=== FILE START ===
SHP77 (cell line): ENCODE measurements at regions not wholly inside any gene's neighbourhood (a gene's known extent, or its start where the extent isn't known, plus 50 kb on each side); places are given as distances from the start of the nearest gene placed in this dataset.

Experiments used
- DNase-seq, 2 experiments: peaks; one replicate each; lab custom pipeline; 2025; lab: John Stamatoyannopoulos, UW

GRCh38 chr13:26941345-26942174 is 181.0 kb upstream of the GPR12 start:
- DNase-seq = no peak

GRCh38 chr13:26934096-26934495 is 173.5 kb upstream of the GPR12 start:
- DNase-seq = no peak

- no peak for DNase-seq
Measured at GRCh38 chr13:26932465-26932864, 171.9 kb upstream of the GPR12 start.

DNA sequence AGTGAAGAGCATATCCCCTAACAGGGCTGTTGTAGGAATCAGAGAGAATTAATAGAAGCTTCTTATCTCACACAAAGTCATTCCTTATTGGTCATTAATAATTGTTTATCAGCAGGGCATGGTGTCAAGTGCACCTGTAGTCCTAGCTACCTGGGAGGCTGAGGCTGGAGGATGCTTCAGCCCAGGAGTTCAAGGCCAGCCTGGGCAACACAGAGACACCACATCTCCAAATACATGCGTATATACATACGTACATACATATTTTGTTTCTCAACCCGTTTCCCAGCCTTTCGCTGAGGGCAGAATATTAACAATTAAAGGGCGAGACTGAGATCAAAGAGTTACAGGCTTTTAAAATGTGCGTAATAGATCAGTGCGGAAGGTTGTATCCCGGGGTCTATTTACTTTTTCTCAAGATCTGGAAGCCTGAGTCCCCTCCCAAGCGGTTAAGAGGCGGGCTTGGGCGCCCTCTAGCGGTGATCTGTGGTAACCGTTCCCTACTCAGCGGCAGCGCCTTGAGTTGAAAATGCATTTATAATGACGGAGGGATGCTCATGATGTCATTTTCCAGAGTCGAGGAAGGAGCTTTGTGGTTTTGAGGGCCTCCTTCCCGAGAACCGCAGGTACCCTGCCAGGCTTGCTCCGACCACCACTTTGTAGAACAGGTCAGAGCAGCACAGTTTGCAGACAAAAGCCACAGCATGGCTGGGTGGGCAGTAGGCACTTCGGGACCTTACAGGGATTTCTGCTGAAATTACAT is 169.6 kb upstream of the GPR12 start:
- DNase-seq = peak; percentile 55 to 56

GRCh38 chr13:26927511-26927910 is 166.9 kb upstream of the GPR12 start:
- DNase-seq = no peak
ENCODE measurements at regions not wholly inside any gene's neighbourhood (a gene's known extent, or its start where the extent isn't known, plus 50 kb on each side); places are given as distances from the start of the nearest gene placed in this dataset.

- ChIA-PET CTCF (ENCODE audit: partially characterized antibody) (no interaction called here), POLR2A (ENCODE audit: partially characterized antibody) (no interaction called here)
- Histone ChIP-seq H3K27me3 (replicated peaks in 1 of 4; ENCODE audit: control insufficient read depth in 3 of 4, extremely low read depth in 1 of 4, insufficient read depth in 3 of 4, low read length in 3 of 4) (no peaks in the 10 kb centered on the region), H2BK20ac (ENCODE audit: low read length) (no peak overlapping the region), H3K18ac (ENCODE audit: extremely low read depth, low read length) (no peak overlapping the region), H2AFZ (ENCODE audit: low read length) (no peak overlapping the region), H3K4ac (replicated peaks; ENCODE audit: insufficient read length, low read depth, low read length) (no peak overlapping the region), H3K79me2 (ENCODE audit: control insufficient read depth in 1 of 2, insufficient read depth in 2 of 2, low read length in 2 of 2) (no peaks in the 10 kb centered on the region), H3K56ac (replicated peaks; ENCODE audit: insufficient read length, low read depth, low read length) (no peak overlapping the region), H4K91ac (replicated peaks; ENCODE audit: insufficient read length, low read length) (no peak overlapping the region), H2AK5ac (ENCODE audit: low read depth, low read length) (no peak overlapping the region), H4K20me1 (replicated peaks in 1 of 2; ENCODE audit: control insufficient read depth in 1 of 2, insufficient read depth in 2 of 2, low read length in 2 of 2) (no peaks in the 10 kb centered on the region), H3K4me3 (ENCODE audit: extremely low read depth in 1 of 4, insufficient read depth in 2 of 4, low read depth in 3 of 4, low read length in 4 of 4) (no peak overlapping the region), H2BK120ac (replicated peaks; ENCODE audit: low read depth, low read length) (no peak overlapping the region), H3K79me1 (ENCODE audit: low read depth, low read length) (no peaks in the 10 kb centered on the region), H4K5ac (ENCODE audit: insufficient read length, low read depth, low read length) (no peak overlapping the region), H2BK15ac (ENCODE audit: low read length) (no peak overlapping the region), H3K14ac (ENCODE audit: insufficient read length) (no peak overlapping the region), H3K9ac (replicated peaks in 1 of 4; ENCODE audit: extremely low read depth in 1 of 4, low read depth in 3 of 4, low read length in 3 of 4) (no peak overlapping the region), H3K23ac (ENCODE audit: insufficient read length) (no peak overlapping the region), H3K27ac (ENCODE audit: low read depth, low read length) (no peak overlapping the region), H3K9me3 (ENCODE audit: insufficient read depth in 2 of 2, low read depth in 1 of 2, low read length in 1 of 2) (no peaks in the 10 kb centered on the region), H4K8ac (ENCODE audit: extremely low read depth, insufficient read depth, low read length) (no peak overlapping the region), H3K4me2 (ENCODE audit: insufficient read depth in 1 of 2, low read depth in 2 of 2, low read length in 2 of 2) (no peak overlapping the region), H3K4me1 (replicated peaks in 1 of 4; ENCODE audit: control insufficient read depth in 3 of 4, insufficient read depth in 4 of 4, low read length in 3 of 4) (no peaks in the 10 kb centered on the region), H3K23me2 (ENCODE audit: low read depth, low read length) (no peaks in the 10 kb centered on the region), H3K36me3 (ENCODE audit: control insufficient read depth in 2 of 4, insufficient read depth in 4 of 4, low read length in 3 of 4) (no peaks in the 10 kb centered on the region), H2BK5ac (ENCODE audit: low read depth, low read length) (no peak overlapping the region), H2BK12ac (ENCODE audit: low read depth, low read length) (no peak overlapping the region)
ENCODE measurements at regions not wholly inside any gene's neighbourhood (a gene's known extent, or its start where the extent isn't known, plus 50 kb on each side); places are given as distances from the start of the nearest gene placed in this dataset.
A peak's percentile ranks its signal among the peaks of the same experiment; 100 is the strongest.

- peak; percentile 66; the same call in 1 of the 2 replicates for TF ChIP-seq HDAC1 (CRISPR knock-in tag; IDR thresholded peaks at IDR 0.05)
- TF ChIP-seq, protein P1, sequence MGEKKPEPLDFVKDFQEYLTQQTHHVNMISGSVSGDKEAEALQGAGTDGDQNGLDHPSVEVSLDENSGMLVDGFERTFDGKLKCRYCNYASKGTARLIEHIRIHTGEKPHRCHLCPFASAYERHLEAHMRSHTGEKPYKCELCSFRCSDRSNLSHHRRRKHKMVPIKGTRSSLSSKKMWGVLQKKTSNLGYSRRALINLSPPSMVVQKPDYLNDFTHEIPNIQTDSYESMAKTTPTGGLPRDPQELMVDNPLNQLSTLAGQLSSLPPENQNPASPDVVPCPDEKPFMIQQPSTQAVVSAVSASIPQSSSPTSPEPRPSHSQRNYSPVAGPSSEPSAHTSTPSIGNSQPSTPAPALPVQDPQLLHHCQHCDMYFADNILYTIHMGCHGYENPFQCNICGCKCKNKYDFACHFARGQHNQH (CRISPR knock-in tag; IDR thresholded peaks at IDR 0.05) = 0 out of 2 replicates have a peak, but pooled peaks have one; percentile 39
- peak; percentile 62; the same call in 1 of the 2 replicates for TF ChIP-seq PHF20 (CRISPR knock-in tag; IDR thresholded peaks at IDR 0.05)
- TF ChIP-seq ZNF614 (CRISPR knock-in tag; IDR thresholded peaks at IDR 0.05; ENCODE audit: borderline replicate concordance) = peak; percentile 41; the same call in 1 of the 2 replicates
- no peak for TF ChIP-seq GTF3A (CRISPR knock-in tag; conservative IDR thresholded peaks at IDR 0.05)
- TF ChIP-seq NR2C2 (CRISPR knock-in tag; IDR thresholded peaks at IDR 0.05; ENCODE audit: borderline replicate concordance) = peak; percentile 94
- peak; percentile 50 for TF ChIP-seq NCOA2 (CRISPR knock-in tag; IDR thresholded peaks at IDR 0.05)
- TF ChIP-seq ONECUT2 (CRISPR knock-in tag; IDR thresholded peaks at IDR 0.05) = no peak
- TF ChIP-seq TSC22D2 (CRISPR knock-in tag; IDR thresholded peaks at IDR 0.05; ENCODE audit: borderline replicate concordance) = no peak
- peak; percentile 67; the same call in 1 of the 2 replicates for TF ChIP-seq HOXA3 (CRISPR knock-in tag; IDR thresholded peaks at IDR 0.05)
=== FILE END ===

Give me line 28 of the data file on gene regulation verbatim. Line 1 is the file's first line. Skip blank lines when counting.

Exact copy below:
- peak; percentile 67; the same call in 1 of the 2 replicates for TF ChIP-seq HOXA3 (CRISPR knock-in tag; IDR thresholded peaks at IDR 0.05)